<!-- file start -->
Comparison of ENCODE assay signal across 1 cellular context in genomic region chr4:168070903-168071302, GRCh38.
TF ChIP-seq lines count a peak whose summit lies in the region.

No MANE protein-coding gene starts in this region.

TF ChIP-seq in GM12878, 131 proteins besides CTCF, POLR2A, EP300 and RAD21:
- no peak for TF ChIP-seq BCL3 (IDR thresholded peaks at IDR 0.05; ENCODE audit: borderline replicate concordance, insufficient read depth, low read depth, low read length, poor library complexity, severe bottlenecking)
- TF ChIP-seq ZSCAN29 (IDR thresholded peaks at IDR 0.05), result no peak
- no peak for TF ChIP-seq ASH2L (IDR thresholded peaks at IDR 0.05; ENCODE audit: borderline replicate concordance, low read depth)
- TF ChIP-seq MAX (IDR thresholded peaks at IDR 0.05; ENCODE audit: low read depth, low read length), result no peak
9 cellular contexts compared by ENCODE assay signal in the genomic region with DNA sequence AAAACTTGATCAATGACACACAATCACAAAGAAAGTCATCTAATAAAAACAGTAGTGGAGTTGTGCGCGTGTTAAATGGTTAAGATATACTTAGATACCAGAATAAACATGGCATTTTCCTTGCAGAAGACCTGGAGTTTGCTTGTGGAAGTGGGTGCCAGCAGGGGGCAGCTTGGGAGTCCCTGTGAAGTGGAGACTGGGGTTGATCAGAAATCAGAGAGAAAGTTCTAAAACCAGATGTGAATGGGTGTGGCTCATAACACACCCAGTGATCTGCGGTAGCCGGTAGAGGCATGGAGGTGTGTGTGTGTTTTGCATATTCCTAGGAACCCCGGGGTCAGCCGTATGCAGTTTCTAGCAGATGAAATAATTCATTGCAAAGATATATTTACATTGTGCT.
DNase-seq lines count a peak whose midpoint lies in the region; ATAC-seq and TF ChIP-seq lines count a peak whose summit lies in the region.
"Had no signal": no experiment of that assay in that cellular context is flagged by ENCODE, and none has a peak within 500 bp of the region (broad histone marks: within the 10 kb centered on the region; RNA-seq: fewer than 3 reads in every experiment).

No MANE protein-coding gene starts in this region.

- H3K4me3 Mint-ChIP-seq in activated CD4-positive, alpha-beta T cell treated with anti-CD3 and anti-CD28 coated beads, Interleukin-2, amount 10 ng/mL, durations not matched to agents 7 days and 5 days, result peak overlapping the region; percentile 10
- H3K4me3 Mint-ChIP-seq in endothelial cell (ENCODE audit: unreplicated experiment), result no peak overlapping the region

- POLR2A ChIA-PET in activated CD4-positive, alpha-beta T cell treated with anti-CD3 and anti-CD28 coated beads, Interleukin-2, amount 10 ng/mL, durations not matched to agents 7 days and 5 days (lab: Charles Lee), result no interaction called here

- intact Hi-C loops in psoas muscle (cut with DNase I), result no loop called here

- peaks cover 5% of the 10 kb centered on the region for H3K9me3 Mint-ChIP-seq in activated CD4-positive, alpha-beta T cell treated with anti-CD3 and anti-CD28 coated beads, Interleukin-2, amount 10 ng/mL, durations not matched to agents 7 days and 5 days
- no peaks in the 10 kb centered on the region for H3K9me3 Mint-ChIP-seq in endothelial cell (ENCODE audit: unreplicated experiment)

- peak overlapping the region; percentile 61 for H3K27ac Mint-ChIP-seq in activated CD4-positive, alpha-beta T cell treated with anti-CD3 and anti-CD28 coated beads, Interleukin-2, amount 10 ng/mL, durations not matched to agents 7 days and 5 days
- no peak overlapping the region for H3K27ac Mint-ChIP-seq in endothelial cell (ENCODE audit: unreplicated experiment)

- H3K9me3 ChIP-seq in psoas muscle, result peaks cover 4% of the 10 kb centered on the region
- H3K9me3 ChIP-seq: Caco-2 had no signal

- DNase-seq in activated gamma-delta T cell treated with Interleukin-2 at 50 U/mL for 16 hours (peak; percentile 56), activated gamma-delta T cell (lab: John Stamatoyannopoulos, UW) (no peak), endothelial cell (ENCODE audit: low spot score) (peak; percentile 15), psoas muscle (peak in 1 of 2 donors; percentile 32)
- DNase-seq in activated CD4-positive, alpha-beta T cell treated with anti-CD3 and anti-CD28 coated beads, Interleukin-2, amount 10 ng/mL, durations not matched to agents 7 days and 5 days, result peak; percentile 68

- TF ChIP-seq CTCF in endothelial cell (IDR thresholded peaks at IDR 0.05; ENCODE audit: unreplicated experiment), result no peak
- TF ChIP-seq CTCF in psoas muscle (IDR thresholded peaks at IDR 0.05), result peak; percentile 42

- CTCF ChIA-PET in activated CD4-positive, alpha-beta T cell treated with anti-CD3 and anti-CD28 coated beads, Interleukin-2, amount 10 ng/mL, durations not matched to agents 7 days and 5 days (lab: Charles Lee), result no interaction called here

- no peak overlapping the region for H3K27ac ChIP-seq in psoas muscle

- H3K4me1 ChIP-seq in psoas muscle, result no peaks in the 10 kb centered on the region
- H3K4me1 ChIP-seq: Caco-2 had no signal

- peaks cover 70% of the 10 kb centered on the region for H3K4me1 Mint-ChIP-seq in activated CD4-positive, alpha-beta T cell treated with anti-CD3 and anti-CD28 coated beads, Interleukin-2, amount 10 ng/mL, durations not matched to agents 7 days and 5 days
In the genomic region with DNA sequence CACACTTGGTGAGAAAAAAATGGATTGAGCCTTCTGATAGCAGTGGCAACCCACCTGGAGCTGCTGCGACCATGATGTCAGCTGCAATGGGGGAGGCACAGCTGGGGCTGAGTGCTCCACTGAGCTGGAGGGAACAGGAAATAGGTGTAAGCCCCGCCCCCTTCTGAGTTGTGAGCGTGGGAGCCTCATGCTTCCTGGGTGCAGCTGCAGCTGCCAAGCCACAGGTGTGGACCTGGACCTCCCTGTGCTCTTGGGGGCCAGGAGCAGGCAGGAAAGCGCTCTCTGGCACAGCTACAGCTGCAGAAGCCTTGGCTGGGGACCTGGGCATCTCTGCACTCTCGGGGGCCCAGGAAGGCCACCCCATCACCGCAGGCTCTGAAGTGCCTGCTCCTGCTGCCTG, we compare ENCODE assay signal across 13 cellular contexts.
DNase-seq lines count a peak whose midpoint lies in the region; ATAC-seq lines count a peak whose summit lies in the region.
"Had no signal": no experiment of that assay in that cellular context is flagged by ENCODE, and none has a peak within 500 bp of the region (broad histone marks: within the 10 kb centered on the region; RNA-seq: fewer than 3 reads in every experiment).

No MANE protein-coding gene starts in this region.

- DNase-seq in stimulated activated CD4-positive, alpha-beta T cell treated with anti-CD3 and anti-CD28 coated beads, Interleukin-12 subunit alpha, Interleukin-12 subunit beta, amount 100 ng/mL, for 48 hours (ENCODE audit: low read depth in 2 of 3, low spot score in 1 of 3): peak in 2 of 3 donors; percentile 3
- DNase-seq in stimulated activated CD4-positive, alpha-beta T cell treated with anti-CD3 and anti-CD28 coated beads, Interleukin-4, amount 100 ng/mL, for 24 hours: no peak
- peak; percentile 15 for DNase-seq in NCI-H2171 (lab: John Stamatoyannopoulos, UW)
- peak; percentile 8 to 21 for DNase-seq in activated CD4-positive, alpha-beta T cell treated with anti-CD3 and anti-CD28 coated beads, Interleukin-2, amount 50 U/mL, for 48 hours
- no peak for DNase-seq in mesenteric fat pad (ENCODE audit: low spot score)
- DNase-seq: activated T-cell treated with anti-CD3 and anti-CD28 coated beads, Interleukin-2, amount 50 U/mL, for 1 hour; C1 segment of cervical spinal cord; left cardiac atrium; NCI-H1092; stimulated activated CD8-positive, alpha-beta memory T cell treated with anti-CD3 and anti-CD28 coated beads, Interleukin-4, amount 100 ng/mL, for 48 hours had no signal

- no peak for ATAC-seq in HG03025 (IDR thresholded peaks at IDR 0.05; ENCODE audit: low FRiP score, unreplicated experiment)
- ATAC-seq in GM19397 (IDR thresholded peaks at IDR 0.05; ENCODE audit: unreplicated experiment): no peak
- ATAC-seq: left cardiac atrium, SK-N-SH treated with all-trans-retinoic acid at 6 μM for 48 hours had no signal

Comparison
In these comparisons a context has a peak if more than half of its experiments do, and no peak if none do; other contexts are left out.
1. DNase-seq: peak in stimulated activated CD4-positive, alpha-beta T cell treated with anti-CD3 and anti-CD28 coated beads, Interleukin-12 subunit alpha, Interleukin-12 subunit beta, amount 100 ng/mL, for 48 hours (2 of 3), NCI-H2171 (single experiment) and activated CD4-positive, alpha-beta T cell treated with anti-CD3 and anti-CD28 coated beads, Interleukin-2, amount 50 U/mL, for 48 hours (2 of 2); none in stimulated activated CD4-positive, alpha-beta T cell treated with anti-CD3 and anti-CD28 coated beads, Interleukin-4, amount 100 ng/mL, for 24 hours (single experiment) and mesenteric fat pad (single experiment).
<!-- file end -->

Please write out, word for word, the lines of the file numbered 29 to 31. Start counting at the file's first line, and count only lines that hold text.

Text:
- H3K4me1 ChIP-seq in psoas muscle, result no peaks in the 10 kb centered on the region
- H3K4me1 ChIP-seq: Caco-2 had no signal

- peaks cover 70% of the 10 kb centered on the region for H3K4me1 Mint-ChIP-seq in activated CD4-positive, alpha-beta T cell treated with anti-CD3 and anti-CD28 coated beads, Interleukin-2, amount 10 ng/mL, durations not matched to agents 7 days and 5 days